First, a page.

As I lay there, terrified, traumatized, in shock and all alone, I also felt the love of so many near and far: God—who rewarded me with my life, friends new and old, my amazing neighbour, the indefatigable security forces, and most of all, my incredible family. My mum, in particular, stayed with me on Facetime the entire night, even as I closed my eyes, she watched over me. How is it that while my parent, loved and cared and worried so deeply so close by, yet so far away. Yet, another parent, so close by yet so far away in his twisted ideology, a father, celebrates his son’s heinous act in the name of shaheed, a cold- blooded murderer?

I awoke around 5:30 to find the nightmare was in fact, reality, and it wasn’t over yet. I couldn’t imagine leaving my apartment. How would I even descend the steps, exit the building, walk down the street? In each place I would picture and replay this night. And I am.

The only thing I was able to do was pray the police would catch whoever was still out there.  I grabbed my siddur, opened my floor-to-ceiling window (now that our block was finally cleared) and looked at the now empty and blocked off scene of terror. Police tape and medical gloves littered the street. And, as I said the Modeh ani, the morning prayer of gratitude thanking God for returning my soul to me, I began to sob.

Soon after, I finally heard that the terrorist was neutralized and around the same time the police began to remove some of the tape from the scene so that my building was now no longer sealed. As I stuck my head out the window to take a deep breath and break free from this terrorizing night, I witnessed a sight that is so emblematic of the Jewish people; I’ll never forget it.

A father with his young child arrived at the scene. The father handed the child a single flower and they begin the symbolic ritual of memorializing a makom kadosh, hallowed ground.

My first thought was… how crazy is that! Nowhere else in the world would you see this, no parent would take their toddler to a brutal murder scene—where young, innocent people were murdered simply for being Jews

But, I realized that for Jews in Israel—like for Jews throughout much of our history—it’s just the opposite.

Trauma is ingrained almost from birth. It is a fact of life here and children are exposed to it and not sheltered from it. However, they are also exposed to resilience and so this too becomes a fact of life here.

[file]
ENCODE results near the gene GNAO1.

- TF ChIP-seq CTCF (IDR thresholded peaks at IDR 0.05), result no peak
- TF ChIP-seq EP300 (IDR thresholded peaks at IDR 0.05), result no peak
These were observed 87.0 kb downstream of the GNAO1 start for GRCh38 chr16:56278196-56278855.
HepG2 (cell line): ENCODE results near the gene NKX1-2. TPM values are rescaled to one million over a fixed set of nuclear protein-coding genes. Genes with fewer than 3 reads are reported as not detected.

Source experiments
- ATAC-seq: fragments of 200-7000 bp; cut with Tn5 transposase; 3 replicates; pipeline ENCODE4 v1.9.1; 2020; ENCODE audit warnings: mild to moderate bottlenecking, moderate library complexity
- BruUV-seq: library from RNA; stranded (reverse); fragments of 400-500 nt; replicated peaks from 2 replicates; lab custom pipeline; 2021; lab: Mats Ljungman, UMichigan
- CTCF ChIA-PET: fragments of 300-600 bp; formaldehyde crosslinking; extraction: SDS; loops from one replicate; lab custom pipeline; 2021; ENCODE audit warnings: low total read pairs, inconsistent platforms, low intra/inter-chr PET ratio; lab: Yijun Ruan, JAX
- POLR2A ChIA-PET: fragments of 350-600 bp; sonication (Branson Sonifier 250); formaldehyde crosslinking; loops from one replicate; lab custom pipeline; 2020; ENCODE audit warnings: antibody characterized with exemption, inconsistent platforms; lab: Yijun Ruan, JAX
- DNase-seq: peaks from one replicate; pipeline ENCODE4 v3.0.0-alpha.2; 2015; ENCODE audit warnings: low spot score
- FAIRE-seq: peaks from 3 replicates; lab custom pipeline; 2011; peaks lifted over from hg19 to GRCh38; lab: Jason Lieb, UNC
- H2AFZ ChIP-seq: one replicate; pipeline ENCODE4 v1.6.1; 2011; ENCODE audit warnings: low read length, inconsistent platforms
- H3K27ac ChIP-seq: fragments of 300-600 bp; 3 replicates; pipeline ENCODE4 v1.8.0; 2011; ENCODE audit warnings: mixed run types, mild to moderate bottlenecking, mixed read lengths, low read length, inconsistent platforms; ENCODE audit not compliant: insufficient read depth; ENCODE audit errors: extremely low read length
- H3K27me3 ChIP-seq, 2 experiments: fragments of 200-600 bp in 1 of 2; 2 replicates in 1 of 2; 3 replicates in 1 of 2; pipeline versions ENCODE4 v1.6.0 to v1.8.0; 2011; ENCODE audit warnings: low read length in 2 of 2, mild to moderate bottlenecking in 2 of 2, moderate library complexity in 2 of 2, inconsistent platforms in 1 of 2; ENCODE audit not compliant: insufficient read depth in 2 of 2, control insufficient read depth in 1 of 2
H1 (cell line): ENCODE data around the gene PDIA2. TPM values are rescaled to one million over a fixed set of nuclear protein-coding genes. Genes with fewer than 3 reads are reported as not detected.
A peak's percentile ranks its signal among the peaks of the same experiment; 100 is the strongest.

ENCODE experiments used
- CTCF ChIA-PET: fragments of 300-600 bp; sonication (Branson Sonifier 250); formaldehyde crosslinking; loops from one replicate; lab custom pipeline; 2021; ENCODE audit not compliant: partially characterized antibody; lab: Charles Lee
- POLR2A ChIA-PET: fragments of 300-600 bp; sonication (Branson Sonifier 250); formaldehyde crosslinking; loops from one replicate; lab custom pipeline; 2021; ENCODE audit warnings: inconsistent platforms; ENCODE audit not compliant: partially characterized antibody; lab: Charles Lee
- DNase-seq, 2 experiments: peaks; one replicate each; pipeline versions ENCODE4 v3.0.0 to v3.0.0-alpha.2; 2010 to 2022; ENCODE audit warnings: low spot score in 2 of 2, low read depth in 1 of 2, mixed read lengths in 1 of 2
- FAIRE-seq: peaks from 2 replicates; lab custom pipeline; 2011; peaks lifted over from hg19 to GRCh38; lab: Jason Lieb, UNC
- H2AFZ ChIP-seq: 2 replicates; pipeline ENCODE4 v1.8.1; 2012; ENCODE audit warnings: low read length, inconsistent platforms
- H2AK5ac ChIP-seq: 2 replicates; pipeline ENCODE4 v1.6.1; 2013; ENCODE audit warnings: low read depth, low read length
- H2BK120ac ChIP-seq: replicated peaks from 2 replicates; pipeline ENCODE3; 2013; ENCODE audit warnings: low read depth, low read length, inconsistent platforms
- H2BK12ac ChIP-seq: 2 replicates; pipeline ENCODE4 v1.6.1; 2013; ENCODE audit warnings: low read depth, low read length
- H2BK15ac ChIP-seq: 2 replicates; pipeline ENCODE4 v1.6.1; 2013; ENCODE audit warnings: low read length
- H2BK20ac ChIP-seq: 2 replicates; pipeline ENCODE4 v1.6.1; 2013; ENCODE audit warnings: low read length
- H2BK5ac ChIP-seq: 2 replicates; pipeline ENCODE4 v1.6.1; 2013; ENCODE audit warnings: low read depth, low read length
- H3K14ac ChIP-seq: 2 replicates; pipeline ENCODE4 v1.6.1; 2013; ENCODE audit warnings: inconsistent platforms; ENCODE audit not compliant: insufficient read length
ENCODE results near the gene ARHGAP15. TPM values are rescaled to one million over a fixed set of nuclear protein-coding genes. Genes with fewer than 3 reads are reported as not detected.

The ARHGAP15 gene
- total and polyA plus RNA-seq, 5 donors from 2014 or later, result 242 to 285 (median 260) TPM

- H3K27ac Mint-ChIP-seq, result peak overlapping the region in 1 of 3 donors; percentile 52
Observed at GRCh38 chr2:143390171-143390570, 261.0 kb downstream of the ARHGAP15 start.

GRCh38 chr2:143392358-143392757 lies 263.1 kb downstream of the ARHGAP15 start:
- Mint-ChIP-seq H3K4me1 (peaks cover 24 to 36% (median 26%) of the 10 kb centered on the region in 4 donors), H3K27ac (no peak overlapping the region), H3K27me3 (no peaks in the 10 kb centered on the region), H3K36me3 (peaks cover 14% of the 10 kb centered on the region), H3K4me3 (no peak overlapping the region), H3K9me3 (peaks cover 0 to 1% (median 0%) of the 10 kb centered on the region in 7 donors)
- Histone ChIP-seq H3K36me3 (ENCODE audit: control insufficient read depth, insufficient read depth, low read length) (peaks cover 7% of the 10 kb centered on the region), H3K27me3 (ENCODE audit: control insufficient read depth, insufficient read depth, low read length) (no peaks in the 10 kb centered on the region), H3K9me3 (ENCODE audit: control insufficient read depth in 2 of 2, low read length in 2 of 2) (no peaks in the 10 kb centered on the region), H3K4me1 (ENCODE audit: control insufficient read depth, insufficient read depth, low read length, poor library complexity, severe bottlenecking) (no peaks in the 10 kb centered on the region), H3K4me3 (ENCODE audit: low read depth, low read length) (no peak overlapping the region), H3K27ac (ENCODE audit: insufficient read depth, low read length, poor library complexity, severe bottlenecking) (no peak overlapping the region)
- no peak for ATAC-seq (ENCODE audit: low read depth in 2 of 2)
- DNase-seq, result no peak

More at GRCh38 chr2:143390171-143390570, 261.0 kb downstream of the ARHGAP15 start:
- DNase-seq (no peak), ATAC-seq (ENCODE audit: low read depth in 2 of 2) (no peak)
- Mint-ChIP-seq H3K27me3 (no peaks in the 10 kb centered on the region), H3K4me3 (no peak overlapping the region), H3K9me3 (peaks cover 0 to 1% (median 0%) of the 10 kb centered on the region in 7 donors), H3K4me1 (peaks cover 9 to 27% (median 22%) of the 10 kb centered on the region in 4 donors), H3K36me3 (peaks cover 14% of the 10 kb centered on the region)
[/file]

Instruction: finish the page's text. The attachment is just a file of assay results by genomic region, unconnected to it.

Trauma and resilience. The story of the Jewish people.

I said the blessing, birkat hagomel, in synagogue in front of the Torah and the entire congregation in a Tel Aviv synagogue. It is a special prayer to thank God for allowing me to survive a potentially life-threatening episode. The congregation answers to my blessing: מִי שֶׁגְמַלְךָ כֹּל טוֹב הוּא יִגְמַלְךָ כֹּל טוֹב סֶלָה

Mi she-g’malcha kol tov, hu yi-g’malcha kol tov selah. May He who rewarded you with all goodness reward you with all goodness forever.

Trauma. Resilience.

Meanwhile, an online support group of people impacted by this attack was started and it’s already at 382 members.

We are sharing our stories and will meet in person in the coming days. Some of us are triggered by loud noises: sirens, motorcycles, screaming, barking, and loudspeakers and there is even talk of no fireworks on Yom ha-Atzmaut, Independence Day. Some of us aren’t sleeping or eating. This is what terrorism does: it utterly terrorizes.

It also has brought people together in empathy and understanding. Every store and many apartment windows are now flying Israeli flags all along Dizengoff, including my own, from my bubble-gum pink-trimmed windows overlooking the scene.

I’ve seen a group of medics who were first on scene lighting candles, and another group putting on tefillin with the help of the local Chabad rabbi. Another local rabbi wearing a knit kippah and a hazzan in a black hat walked over after Shabbat and lead a Havdalah service. I have witnessed shifts of people coming, paying their respects, mourning together, often singing together, until the next shift arrives. It’s national trauma and national resilience—just like the tagline of the helpline I called. The streets and cafes are full. We keep going. Together.

It’s 11 p.m. on Sunday and I can hear the beautiful songs of strangers at the holy site from my desk in my apartment on the best block in Tel Aviv. It is now a huge, and growing, memorial, with, hundreds of candles, flowers, notes and prayers.

They are singing words from the haggadah:

וְהִיא שֶׁעָמְדָה לַאֲבוֹתֵינו

שֶלֹא אֶחָד בִּלבָד עָמַד עָלֵינוּ לְכַלוֹתֵינוּ,

עָמַד עָלֵינוּ לְכַלוֹתֵינוּ,

וְהַקָדוֹשׁ בָּרוּך הוּא מַצִילֵנוּ

מַצִילֵנוּ מִיָדָם

That which stood for our patriarchs​

It was not only one person who stood up against us to kill us.

They want to kill us.

And God saves us

Saves us from their hands.

On the eve of Passover and Holocaust Remembrance Day, this is our story. Egypt, Auschwitz, Tel Aviv. This is the story of the Jewish people: trauma and resilience.

Dr. Yael C.B. Machtinger is an Azrieli International Postdoctoral Fellow at Bar Ilan Law School and a Law and Society professor at John Jay College of Criminal Justice in New York City. Contact her at [email protected]